- They’re not just focused on big races like the US Senate but also on downticket races where we absolutely have to build power.
- In addition to registering and motivating voters, they’re groups that will pressure the Democratic party to live up to the progressive values it claims to hold.
- They are run by local people who know a lot better than I do which primaries matter and which candidates have a real chance. They’ll also work to elect the lesser evil, if that’s what’s on the table.
- I generally try to avoid donating to primary races outside my own area (do I know who has the best chance at beating Marjorie Taylor Greene? I do not! You know who might? the Democrats in her district!) but post-primary is often really late to start fundraising for the general election. Funding organizing helps to provide a head start for whoever wins.
- Let’s be honest about this: the Democratic party in some states is run by people who truly do not appear to know their ass from their elbow. I appreciate the opportunity to donate to groups that have some chance of filling the gap in states where the party is incredibly badly run.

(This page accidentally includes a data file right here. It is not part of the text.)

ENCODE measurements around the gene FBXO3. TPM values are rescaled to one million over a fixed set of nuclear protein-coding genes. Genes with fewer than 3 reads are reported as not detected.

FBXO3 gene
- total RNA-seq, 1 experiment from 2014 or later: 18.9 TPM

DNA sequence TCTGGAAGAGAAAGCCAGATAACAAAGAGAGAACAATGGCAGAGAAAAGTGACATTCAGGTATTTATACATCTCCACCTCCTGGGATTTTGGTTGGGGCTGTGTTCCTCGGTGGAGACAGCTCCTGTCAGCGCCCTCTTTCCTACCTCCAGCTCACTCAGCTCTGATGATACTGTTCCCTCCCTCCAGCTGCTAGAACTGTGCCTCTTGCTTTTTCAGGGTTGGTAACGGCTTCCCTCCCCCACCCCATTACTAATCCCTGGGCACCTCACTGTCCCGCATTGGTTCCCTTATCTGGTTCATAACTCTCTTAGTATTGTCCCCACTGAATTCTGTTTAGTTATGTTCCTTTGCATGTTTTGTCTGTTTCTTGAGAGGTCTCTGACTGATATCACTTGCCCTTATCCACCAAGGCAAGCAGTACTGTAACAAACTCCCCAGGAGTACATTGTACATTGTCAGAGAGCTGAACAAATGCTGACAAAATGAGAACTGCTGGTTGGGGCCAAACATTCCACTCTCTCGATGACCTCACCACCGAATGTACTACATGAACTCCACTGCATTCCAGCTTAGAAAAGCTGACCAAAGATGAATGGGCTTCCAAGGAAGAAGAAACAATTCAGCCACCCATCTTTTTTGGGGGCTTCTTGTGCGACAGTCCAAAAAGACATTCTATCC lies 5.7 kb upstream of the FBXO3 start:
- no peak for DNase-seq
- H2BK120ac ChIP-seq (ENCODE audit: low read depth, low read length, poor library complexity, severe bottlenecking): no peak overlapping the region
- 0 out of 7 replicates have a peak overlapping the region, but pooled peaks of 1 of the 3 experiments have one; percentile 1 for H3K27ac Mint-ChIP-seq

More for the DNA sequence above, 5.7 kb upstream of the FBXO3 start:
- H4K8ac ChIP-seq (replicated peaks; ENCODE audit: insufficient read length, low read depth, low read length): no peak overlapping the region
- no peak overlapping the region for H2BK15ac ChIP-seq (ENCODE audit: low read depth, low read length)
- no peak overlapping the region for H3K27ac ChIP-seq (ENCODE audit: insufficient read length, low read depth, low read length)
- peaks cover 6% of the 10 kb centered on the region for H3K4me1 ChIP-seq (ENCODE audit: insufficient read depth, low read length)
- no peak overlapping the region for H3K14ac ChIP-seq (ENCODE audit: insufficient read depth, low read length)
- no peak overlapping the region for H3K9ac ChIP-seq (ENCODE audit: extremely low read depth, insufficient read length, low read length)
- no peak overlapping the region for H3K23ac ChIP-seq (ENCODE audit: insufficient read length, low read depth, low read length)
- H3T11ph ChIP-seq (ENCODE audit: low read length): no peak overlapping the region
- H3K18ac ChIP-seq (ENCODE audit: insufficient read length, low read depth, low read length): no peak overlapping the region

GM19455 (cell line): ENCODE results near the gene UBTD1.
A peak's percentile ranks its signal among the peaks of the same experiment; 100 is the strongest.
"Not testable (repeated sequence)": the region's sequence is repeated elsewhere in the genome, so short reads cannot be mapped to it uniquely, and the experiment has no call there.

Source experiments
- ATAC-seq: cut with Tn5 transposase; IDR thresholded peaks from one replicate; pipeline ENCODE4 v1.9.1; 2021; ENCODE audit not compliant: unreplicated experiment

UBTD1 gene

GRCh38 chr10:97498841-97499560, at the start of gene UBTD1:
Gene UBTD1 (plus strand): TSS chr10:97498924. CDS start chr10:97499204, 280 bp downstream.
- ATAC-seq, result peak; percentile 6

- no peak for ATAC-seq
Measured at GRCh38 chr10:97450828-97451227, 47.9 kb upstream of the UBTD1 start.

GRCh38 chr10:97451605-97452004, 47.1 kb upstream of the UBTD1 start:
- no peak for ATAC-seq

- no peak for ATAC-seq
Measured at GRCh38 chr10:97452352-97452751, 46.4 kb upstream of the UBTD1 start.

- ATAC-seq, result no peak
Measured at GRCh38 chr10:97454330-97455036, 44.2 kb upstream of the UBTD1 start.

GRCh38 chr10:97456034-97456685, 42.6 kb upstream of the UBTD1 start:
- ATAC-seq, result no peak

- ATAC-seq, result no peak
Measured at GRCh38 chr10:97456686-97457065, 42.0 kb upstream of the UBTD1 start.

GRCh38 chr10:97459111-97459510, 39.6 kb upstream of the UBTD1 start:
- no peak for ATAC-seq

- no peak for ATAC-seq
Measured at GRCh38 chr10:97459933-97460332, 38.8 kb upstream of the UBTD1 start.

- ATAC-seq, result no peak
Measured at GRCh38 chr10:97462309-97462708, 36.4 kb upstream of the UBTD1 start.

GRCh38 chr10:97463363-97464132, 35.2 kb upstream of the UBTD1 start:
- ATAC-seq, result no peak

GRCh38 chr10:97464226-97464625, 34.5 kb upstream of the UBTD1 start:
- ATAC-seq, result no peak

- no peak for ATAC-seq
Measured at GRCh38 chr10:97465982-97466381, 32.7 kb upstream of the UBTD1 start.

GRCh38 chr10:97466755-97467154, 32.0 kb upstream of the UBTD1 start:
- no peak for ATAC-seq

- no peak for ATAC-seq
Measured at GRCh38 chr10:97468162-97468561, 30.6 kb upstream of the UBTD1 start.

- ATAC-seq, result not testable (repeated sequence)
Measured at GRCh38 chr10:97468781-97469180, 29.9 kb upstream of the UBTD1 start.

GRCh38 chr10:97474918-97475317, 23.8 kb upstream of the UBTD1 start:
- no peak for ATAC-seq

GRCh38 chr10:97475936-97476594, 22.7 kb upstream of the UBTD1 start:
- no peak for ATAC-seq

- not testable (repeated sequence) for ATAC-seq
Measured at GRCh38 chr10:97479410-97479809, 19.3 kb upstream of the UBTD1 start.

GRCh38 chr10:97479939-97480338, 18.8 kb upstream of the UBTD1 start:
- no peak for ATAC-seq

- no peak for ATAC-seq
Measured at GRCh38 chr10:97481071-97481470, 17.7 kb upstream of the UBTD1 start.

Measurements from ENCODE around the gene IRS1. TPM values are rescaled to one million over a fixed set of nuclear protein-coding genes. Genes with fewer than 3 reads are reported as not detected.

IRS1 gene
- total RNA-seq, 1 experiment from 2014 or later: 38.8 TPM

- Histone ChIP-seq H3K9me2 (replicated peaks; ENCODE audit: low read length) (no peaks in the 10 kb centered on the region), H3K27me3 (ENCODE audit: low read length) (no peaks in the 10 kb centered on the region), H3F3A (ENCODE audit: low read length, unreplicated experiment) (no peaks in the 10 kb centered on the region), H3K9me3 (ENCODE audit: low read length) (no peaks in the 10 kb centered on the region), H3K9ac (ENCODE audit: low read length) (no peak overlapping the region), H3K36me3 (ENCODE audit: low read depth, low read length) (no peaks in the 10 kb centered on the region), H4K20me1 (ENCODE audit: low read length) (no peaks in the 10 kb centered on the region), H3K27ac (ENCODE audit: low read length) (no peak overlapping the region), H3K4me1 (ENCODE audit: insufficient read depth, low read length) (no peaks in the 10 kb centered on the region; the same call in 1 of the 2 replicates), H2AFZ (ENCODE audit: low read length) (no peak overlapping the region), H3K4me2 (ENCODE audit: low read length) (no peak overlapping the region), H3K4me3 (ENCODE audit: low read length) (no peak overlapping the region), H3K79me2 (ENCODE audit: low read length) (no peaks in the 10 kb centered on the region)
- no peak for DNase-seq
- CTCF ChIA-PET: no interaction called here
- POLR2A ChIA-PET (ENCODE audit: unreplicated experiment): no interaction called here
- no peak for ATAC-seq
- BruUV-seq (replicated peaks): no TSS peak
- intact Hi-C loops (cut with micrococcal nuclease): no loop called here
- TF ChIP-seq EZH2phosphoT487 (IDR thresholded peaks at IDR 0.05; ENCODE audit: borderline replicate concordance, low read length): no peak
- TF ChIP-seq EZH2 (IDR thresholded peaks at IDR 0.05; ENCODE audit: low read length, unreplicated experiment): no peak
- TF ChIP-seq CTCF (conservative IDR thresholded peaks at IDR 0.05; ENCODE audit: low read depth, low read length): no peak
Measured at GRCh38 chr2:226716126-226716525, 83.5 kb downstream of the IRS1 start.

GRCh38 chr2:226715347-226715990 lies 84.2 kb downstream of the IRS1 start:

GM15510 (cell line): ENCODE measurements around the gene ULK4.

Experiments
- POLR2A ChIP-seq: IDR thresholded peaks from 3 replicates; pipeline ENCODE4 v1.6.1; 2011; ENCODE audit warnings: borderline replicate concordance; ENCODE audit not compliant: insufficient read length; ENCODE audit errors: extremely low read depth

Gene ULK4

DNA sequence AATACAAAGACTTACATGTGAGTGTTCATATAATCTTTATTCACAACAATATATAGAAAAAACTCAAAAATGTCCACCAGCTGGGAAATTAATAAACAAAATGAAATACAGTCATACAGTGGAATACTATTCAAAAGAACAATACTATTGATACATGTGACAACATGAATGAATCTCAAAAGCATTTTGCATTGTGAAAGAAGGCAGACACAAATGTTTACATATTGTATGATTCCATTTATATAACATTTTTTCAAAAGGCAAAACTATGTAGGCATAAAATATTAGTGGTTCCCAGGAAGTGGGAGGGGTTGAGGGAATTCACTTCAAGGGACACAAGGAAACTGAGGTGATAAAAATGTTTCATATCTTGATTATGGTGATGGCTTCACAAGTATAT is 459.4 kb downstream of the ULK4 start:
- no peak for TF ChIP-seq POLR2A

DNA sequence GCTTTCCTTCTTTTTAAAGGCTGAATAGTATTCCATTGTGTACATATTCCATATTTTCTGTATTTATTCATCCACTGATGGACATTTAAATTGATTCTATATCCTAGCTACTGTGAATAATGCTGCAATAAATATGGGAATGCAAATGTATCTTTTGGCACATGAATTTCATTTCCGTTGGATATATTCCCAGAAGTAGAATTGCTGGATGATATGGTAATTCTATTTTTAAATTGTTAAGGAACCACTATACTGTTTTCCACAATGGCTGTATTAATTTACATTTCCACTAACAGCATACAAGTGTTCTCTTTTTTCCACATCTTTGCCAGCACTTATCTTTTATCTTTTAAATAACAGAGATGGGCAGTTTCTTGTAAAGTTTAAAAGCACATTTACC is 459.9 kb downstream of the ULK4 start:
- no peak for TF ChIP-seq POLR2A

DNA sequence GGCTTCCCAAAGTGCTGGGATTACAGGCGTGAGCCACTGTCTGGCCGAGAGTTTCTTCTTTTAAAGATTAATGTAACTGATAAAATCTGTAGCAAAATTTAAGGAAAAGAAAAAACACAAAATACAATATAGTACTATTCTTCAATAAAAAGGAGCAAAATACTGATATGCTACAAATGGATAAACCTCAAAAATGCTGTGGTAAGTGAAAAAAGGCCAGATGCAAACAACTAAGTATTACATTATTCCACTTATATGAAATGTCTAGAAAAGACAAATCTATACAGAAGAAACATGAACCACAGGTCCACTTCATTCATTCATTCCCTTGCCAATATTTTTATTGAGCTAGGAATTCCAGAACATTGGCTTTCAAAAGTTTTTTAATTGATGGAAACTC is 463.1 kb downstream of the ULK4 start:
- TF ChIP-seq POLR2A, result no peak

One of my personal takeaways from 2020 was that donating to organizing was more effective than donating to campaigns. In Maine, people flooded Sara Gideon with cash and we got another six years of Susan Collins being very, very concerned; in Georgia, people donated a bunch of money to both Ossoff and Warnock once the runoff started, but I think it was clear that the battle was won by Fair Fight, Stacey Abrams’ organization. The Movement Voter Project is an umbrella organization that raises money to support small, local, progressive groups primarily in key states. (Including, but not limited to, Fair Fight.) I set up a recurring donation to MVP late last year. There are a couple of things about these groups I think are important: